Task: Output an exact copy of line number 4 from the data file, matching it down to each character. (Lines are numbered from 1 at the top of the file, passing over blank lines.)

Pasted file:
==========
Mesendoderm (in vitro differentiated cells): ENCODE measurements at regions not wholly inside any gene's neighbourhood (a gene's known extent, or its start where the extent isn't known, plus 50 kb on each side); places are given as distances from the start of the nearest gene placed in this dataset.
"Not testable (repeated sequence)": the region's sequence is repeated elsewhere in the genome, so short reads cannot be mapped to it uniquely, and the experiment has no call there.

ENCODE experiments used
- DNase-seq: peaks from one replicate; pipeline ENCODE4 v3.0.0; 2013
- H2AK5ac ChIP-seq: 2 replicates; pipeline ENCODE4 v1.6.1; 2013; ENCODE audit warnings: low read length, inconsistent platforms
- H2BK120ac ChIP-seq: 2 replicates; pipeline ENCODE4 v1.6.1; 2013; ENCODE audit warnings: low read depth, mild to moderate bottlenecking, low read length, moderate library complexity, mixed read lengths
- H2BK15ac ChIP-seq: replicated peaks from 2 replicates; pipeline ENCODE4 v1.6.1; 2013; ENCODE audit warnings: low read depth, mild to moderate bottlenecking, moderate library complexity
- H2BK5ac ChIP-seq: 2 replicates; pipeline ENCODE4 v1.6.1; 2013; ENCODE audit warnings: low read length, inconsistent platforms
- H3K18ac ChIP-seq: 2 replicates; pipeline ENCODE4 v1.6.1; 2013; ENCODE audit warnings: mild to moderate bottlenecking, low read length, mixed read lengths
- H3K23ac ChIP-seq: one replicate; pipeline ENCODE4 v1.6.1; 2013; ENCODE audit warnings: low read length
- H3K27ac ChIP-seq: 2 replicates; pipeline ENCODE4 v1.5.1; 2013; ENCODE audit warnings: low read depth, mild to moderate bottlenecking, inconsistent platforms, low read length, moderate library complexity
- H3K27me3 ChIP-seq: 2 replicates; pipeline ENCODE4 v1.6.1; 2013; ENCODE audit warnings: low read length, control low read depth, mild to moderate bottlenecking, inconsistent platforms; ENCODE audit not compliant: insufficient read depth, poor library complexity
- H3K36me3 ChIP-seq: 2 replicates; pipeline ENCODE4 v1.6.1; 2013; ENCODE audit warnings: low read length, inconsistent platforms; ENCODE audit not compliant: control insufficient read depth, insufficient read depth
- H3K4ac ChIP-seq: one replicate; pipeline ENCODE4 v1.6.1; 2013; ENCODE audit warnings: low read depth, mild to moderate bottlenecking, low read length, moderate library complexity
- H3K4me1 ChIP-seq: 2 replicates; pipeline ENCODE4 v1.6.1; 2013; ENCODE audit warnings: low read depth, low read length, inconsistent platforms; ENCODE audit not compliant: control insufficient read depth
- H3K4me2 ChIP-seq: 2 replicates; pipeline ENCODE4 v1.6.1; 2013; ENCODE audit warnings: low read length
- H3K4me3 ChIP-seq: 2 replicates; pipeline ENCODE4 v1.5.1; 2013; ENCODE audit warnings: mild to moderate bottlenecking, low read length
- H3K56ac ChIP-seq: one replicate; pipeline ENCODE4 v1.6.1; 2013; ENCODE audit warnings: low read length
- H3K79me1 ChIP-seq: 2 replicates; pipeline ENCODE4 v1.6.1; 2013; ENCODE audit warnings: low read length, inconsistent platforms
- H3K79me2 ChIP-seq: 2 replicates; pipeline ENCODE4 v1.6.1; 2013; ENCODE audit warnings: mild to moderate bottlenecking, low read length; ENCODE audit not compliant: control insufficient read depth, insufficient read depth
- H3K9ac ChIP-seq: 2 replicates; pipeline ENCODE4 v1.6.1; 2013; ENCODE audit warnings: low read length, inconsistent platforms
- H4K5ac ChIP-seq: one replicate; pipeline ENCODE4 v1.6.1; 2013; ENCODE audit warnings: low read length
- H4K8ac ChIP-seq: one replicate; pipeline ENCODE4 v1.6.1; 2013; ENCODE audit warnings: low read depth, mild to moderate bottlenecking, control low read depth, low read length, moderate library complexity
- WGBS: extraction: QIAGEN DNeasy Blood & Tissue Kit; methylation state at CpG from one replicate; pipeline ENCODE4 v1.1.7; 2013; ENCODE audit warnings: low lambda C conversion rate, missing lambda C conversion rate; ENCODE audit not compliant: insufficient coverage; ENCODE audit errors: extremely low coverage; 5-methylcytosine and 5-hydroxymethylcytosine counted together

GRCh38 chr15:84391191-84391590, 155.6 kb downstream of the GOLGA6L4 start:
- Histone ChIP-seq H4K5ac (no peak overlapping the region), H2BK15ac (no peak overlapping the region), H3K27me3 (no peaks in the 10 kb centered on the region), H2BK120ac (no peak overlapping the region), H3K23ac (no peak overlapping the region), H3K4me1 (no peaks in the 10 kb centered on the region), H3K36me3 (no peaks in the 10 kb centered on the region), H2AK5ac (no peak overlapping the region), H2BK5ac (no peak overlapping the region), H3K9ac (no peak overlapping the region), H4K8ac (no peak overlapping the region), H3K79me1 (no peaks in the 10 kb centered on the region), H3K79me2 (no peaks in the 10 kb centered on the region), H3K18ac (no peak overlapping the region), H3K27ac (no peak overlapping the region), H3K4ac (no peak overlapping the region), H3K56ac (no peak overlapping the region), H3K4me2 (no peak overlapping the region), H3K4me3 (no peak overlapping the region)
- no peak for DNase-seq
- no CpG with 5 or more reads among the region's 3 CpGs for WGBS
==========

- DNase-seq: peaks from one replicate; pipeline ENCODE4 v3.0.0; 2013